There is no objection per se to tokens, but if they are not connected deeply to things (ie The Real) they are useless and tell us very little.

Economics per se is as noble a science as any other, but it is the nature of its more modern manifestation to remove The Real from the whole equation. It is the *overemphasis* on the tokens which is problematic, not the tokens themselves which are just a system of exchange.

Are there some states now where prostitution is legal and therefore part of the GDP? (I don't know the answer to that btw, it's a genuine question).

Terra said...

OK first there is a distinction between economic concepts and what is actually measured in the real world by ABS.

An economist would ideally love to capture the value of 'unpaid' work' and other types of value in GDP. You've given the example of childminding, on which there is an interesting political debate going on at the moment as to exactly how much those unpaid hours are worth to society as a whole (as opposed to just the families involved who implicitly give it a value by deciding on whether/how much each husband and wife will work).

Another example is cooking - a meal in a restaurant counts for GDP whereas a homecooked one doesn't (only the cost of the raw ingredients, to the extent that they are purchased in the market economy are captured). Say a recession hits, people lose jobs so eat out much less and cook/grow their own instead - the figures make it look like GDP has fallen more than it really has.

A third kind of example is when an activity has good or bad side-effects that aren't captured in the market price paid/received - for example the health costs associated with tobacco use but largely paid for by the taxpayer, or the effects of prostitution, or on the positive side, the benefits of children having a full-time parent at home.

Lots of thinking has gone into how to deal with this issue, and economists regularly attempt to estimate the value of these things in order to guide policy-making. In terms of including them on an ongoing basis in GDP however in the end, it would just involve to much bureaucracy to try and do it.

So the next question is, does a measure of activity in the market economy tell us anything useful?

For the reasons suggested by the examples above, GDP etc are obviously not perfect measures. Still, they do tell us something important about how things are going at a broad level. If GDP falls, people are buying/sellling less, and so people do lose their jobs with real consequences for themselves and their families.

Its true that the only 'value' measure attributed to GDP is what people are prepared to pay for it, so morally bankrupt activities can count towards it in principle (I think Holland has legal prostitution). But that isn't the fault of economics - its the fault of politicians, and us for electing them - for allowing those activities to be legalised in the first place.

Louise said...

Certainly, bad laws are the fault of politicians and the people who elect them and re-elect them. And economics, as I say, is as noble a science as anything else, but like medicine, it cannot be utterly divorced from ethics. The two main types of economies are capitalist and socialist, but the reason the first social encyclical of the Church was called Rerum Novarum ("the new things") was b/c those two economies are quite new phenomena.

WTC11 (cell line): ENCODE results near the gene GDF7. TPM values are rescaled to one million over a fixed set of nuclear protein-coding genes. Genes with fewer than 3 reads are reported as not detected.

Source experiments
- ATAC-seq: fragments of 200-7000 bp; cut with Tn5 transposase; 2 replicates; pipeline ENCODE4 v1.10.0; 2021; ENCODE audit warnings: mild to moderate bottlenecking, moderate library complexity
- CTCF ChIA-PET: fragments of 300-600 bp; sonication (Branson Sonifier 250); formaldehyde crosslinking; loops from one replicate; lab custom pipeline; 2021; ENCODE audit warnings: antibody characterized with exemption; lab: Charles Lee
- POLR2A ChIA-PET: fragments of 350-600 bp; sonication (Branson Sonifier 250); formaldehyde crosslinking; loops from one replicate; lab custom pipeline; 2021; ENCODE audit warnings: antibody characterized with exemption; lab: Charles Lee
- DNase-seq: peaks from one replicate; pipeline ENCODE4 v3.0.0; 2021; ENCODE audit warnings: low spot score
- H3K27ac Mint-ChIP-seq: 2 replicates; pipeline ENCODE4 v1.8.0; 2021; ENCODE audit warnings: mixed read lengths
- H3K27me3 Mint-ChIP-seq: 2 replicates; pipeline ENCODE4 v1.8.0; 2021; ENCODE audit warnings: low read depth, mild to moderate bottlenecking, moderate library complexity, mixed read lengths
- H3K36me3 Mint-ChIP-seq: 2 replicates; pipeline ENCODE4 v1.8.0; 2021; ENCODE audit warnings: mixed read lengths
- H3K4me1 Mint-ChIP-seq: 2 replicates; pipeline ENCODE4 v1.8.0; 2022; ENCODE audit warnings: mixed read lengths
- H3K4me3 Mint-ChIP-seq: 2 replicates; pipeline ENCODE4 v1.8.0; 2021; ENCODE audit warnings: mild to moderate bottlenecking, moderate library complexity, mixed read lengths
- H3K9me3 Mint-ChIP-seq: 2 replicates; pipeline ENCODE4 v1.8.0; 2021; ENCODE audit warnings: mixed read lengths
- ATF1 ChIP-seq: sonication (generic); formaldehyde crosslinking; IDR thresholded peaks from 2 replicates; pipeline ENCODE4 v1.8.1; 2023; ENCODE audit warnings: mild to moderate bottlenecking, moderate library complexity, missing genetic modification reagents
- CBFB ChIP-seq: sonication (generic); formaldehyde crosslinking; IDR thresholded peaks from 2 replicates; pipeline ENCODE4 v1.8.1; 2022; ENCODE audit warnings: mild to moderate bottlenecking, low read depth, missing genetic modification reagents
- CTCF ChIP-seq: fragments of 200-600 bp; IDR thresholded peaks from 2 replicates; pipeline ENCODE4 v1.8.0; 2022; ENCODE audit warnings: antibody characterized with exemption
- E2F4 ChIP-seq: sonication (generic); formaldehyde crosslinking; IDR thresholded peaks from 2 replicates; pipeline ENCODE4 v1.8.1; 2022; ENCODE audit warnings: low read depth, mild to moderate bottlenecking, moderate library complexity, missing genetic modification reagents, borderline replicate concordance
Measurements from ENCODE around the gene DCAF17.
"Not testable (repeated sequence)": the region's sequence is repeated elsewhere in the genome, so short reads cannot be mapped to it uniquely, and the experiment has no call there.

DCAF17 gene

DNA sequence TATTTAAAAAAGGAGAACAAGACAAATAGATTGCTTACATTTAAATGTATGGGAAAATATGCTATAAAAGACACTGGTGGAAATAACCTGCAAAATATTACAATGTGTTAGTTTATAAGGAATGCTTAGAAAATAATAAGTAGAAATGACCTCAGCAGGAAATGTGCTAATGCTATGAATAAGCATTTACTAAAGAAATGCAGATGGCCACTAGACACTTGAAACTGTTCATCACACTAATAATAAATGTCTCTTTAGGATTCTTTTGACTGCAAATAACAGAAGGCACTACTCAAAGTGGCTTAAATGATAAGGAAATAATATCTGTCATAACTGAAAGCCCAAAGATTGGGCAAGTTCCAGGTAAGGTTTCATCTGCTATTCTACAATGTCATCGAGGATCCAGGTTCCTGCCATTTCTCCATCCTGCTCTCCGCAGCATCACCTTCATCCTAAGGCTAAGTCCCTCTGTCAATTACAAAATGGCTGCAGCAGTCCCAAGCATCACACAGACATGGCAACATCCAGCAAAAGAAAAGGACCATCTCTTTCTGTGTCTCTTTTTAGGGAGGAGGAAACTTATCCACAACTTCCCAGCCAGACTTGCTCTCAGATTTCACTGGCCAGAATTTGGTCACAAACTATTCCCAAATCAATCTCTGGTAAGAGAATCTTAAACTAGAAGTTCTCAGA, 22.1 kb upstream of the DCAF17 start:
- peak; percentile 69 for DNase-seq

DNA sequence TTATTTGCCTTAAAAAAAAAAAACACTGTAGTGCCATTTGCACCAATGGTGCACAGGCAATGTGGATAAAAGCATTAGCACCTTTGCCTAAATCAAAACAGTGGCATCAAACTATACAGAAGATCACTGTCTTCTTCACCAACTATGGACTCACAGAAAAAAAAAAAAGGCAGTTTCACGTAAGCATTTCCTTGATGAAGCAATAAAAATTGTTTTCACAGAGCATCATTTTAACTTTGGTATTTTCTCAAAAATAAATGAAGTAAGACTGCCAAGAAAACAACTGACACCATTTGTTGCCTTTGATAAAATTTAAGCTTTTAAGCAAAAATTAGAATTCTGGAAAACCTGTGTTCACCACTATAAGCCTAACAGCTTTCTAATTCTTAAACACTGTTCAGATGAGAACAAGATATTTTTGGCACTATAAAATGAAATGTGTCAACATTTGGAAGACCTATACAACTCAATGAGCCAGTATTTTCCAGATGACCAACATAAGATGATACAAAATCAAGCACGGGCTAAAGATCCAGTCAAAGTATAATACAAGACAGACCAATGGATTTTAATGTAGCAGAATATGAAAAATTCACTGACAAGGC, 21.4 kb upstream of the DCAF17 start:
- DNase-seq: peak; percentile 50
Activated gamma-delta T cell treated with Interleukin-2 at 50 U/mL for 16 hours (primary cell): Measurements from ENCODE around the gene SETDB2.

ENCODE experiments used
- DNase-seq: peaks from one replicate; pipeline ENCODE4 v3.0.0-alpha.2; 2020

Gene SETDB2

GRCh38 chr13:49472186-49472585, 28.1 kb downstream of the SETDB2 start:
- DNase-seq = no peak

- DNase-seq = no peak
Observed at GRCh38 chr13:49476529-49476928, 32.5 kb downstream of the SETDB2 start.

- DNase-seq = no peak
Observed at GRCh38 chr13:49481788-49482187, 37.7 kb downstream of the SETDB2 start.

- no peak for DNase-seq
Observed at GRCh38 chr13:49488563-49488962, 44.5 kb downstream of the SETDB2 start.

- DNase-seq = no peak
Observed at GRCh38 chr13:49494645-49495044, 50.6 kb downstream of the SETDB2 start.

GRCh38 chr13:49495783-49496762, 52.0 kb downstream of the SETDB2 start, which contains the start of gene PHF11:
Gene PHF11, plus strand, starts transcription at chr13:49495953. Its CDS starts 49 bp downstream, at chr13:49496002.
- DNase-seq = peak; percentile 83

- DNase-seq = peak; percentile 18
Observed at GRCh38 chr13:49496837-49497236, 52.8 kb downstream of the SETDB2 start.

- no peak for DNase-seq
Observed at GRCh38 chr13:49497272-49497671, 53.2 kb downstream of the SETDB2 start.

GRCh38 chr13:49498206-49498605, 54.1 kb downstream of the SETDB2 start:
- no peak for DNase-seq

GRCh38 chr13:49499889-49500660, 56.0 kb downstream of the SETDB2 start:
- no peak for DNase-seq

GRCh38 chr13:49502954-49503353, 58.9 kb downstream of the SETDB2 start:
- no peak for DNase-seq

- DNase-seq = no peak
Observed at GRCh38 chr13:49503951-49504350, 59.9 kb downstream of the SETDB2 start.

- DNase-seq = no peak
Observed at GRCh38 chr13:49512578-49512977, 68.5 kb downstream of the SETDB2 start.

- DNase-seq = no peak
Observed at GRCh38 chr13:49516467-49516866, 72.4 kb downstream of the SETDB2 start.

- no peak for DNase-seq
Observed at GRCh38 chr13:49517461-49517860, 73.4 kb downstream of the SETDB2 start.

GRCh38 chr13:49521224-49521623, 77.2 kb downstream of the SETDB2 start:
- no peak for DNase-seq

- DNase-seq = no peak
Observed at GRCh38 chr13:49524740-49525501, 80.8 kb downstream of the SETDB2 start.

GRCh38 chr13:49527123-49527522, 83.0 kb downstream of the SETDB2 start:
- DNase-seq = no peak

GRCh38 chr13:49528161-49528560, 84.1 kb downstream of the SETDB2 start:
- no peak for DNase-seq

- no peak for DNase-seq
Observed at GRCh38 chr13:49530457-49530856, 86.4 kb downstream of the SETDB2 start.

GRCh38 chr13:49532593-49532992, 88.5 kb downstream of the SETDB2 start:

It follows that Christians ought to dig around and see if there ever was anything better historically, or at least concede that a better kind of economy might possibly be brought into existence in the future.

Louise said...

btw, did my last comment get munched? I only ask b/c I was wanting to copy something from it.

Louise said...

Also, I'm sorry to hear about your fractures. I pray they do heal well and you are preserved from the dreaded Mr Athur Itis.

Terra said...

Sorry about your comment Louise - its there now - thought I had moderated it but for some reason didn't go through.

Thanks for the prayer on the dreaded Mr A in particular!

I'm not convinced that economics per se is totally divorced from ethics - it would after all be perfectly possible in principle for the Government to instruct ABS to not count certain things in GDP. And the Government can and does distort the price for some less desirable consumption items by taxing them highly.

Can we find a better model from the past? I'm not convinced from my studies of history I've seen it. Can we develop a better one for the future? I sure hope so - and in a sense that is the fundamental mission of economics. Economics is not really tied to capitalism per se, despite the close (and unhealthy) association that has developed in our culture.

Louise said...

No, certainly economics as a discipline is not necessarily tied to Capitalism. And also, economics is *necessarily* tied to morality/ethics, IMO, which is why it irks me when some economists act as though they are indeed totally divorced. Not unlike scientists who argue that one can divorce science from ethics.

I should say that had I known you were an economist, I would not have "picked on you" in this manner!

Louise said...

Incidentally, I have a cousin in his early/mid forties who is so harassed by Mr A he can no longer work physically (and would probably be hard pressed to work at a desk job). He walks like an old man, poor soul. This was due to his rugby injuries as a young man. One expects it in old people, but not in those who ought to be at their peak in terms of career/vocation etc.

Terra said...

Don't worry Louise not feeling picked on - and I've largely left my economist days behind anyway. Did you read the Manne vs Ergas debate in the Oz yesterday - i think you would find it interesting.

Louise said...

No I didn't - thanks for the tip.